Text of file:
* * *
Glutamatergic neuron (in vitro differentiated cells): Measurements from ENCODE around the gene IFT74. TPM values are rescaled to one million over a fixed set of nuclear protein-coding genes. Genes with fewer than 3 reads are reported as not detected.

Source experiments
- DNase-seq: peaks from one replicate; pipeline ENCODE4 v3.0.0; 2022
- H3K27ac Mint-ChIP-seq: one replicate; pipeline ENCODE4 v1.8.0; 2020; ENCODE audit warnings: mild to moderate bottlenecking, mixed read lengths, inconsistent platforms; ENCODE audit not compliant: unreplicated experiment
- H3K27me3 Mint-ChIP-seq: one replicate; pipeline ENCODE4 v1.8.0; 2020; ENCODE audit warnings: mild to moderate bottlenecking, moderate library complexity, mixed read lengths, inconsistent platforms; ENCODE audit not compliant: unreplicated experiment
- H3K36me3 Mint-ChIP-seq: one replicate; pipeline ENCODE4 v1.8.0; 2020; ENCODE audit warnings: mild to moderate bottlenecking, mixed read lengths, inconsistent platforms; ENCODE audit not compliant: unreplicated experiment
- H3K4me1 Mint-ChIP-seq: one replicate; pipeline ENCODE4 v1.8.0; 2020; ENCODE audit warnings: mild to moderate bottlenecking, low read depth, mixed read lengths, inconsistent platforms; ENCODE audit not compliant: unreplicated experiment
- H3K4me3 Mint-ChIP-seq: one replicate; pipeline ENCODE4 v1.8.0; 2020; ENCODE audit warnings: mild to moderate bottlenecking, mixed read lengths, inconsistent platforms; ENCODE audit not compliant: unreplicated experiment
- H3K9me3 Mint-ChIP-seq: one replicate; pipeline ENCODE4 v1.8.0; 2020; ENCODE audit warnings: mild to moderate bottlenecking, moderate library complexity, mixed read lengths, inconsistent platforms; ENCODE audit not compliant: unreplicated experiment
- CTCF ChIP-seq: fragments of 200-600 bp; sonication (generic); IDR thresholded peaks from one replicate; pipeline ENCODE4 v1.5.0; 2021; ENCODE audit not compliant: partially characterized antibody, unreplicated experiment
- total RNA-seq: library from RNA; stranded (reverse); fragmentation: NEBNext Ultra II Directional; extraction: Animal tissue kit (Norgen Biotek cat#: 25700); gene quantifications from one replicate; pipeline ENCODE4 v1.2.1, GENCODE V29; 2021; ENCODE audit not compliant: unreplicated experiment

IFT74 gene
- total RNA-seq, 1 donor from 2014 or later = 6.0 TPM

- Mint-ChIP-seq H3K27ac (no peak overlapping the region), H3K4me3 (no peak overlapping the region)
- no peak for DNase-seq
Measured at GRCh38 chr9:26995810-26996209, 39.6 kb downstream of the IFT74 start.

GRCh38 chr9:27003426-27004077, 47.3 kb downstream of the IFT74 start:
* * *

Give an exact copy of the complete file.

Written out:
Glutamatergic neuron (in vitro differentiated cells): Measurements from ENCODE around the gene IFT74. TPM values are rescaled to one million over a fixed set of nuclear protein-coding genes. Genes with fewer than 3 reads are reported as not detected.

Source experiments
- DNase-seq: peaks from one replicate; pipeline ENCODE4 v3.0.0; 2022
- H3K27ac Mint-ChIP-seq: one replicate; pipeline ENCODE4 v1.8.0; 2020; ENCODE audit warnings: mild to moderate bottlenecking, mixed read lengths, inconsistent platforms; ENCODE audit not compliant: unreplicated experiment
- H3K27me3 Mint-ChIP-seq: one replicate; pipeline ENCODE4 v1.8.0; 2020; ENCODE audit warnings: mild to moderate bottlenecking, moderate library complexity, mixed read lengths, inconsistent platforms; ENCODE audit not compliant: unreplicated experiment
- H3K36me3 Mint-ChIP-seq: one replicate; pipeline ENCODE4 v1.8.0; 2020; ENCODE audit warnings: mild to moderate bottlenecking, mixed read lengths, inconsistent platforms; ENCODE audit not compliant: unreplicated experiment
- H3K4me1 Mint-ChIP-seq: one replicate; pipeline ENCODE4 v1.8.0; 2020; ENCODE audit warnings: mild to moderate bottlenecking, low read depth, mixed read lengths, inconsistent platforms; ENCODE audit not compliant: unreplicated experiment
- H3K4me3 Mint-ChIP-seq: one replicate; pipeline ENCODE4 v1.8.0; 2020; ENCODE audit warnings: mild to moderate bottlenecking, mixed read lengths, inconsistent platforms; ENCODE audit not compliant: unreplicated experiment
- H3K9me3 Mint-ChIP-seq: one replicate; pipeline ENCODE4 v1.8.0; 2020; ENCODE audit warnings: mild to moderate bottlenecking, moderate library complexity, mixed read lengths, inconsistent platforms; ENCODE audit not compliant: unreplicated experiment
- CTCF ChIP-seq: fragments of 200-600 bp; sonication (generic); IDR thresholded peaks from one replicate; pipeline ENCODE4 v1.5.0; 2021; ENCODE audit not compliant: partially characterized antibody, unreplicated experiment
- total RNA-seq: library from RNA; stranded (reverse); fragmentation: NEBNext Ultra II Directional; extraction: Animal tissue kit (Norgen Biotek cat#: 25700); gene quantifications from one replicate; pipeline ENCODE4 v1.2.1, GENCODE V29; 2021; ENCODE audit not compliant: unreplicated experiment

IFT74 gene
- total RNA-seq, 1 donor from 2014 or later = 6.0 TPM

- Mint-ChIP-seq H3K27ac (no peak overlapping the region), H3K4me3 (no peak overlapping the region)
- no peak for DNase-seq
Measured at GRCh38 chr9:26995810-26996209, 39.6 kb downstream of the IFT74 start.

GRCh38 chr9:27003426-27004077, 47.3 kb downstream of the IFT74 start: